Robbery charges are serious in the state of New York. In order for a person to be convicted of the crime defined as "forcible stealing" in the state's Penal Code under Section 160 however, prosecutors must prove these three elements were present:
-- Defendants committed larceny;
-- Threatened to use, or used an immediate physical force on another person;
-- Had an intent to either effectuate taking the property or retaining it.
Simply establishing all of the above elements is sufficient to convict a defendant of third-degree robbery, which is the lowest degree.
Second-degree robbery charges stem from the following:
-- The defendant was assisted by someone who was physically present;
-- Physically injures a non-participant;
-- Defendant or the other participant displays an object that appears to be a gun, either while committing the robbery or fleeing the scene;
-- A motor vehicle was stolen.
Convictions for first-degree robbery occur if it is proven that:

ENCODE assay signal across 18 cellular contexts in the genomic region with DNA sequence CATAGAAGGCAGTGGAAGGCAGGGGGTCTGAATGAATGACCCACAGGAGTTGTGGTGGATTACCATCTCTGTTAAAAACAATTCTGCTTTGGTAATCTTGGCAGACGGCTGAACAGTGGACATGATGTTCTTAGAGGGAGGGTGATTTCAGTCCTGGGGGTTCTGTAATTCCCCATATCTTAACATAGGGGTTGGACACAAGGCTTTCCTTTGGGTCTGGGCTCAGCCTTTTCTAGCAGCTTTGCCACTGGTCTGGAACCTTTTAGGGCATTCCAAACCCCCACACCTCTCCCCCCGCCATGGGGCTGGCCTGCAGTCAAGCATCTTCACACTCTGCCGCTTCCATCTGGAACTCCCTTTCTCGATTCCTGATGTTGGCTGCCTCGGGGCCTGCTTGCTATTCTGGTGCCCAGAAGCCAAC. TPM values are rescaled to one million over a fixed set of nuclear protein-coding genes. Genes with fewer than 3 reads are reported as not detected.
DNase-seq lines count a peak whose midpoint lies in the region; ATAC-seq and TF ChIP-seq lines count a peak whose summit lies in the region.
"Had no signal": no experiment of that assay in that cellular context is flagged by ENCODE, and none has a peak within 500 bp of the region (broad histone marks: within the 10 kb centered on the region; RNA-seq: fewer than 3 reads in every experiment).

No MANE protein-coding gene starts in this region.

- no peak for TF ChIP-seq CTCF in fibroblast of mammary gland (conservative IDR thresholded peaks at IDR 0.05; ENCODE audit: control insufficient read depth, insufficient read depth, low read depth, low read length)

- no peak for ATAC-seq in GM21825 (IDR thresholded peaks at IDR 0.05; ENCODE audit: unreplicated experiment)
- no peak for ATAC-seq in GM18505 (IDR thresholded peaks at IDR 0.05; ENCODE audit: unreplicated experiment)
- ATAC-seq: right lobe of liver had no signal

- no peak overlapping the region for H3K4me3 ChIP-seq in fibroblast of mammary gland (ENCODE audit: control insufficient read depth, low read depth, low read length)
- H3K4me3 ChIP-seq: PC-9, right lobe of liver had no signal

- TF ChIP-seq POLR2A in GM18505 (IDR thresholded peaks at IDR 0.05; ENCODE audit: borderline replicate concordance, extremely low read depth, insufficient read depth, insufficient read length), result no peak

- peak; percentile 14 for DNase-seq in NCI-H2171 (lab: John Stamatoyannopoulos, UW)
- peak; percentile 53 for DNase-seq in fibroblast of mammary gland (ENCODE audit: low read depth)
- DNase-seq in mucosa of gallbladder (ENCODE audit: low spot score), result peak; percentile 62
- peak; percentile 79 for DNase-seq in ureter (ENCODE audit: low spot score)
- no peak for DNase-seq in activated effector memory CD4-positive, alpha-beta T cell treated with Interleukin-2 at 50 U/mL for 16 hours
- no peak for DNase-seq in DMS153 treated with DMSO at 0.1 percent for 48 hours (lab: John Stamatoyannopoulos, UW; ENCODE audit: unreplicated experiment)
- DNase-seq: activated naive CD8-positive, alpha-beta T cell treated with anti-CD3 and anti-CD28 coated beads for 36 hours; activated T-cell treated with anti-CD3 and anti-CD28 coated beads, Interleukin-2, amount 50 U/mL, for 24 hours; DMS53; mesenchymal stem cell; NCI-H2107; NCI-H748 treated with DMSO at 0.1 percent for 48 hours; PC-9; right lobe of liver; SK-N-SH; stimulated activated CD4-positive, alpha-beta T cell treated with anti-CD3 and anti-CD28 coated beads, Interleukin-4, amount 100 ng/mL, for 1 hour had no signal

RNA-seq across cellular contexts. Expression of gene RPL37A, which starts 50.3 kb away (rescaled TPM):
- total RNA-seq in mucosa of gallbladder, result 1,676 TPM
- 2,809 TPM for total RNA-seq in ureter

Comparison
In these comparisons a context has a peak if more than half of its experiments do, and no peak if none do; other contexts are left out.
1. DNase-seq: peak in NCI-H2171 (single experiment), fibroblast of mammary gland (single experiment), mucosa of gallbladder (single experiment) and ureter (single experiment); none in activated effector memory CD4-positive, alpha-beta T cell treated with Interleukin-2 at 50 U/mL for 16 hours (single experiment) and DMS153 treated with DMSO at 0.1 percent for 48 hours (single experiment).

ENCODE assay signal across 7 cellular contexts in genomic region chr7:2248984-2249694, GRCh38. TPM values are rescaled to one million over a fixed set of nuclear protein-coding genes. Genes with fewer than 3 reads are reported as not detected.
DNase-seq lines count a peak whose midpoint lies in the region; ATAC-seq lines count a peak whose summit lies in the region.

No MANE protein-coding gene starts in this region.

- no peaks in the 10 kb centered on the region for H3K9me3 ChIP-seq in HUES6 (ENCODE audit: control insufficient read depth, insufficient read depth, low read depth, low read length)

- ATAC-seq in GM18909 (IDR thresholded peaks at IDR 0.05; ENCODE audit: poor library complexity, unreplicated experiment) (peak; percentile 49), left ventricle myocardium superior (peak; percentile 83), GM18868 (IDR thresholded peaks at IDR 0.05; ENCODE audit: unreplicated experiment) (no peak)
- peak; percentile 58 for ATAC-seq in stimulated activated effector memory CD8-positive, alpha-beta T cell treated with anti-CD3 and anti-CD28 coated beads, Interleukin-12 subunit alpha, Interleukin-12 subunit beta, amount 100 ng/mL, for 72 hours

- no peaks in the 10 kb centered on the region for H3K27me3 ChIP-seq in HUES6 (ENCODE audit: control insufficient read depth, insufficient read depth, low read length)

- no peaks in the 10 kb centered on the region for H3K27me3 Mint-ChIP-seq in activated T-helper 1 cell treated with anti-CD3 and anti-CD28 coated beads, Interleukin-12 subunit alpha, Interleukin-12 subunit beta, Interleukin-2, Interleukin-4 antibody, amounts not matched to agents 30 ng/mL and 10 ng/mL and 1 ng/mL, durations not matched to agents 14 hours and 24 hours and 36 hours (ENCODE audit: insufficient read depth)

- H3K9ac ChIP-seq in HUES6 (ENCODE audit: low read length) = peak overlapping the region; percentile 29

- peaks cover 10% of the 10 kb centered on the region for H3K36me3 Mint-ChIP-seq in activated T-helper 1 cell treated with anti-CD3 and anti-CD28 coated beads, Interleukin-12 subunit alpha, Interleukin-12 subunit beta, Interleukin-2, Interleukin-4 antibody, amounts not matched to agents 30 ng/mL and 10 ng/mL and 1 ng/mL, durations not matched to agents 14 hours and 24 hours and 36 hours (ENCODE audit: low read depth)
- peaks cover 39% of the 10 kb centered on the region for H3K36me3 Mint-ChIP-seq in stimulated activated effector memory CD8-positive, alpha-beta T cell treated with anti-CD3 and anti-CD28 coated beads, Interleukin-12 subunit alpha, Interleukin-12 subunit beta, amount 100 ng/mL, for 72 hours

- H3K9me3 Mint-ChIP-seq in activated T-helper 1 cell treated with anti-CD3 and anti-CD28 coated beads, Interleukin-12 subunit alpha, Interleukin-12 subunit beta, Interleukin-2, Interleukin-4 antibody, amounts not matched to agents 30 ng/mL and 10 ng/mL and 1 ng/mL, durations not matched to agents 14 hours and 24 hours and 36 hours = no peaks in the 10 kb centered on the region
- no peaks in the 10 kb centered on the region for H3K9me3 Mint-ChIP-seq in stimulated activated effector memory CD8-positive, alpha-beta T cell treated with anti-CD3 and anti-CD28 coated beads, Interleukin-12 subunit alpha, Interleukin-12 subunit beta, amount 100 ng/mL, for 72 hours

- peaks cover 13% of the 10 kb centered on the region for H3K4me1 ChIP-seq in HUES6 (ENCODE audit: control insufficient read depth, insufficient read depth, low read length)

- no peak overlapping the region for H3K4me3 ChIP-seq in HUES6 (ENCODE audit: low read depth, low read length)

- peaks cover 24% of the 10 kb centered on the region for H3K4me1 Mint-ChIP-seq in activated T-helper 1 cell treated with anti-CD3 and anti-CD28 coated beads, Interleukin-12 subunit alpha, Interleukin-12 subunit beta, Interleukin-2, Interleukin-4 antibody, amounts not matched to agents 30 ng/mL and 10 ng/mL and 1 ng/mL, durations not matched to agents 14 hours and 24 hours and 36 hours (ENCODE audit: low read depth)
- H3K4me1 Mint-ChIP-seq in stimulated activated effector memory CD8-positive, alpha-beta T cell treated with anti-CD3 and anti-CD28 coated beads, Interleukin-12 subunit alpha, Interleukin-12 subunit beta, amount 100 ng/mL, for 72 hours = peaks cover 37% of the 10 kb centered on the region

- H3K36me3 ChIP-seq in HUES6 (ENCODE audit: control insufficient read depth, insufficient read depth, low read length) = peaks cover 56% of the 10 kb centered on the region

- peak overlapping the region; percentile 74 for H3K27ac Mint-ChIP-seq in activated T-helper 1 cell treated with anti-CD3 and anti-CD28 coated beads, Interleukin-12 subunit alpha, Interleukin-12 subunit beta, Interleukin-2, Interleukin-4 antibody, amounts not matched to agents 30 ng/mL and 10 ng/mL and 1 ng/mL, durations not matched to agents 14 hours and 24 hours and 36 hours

-- Defendant or another person participating in the robbery inflicts serious physical injuries to non-participants;
-- Is armed with deadly weapons;
-- Either threatens to immediately use a dangerous weapon, or uses one;
-- Displays an object that appears to be a gun, either while committing the robbery or fleeing the scene.
There are some defenses to robbery charges, and they include:
-- The firearm wasn't loaded or capable of discharging
-- Infancy, meaning the accused was 13 or younger
-- Mental defect or disease
All robbery charges are felonies, so sentences and penalties for convictions are steep. Even third-degree convictions can net between three to seven years in prison; first-degree can bring up to 25 years. Due to the serious nature of the consequences if convicted, defendants facing robbery charges should begin immediately to craft a strategic defense to the allegations.
Source: Findlaw, "New York Robbery Laws," accessed Dec. 11, 2015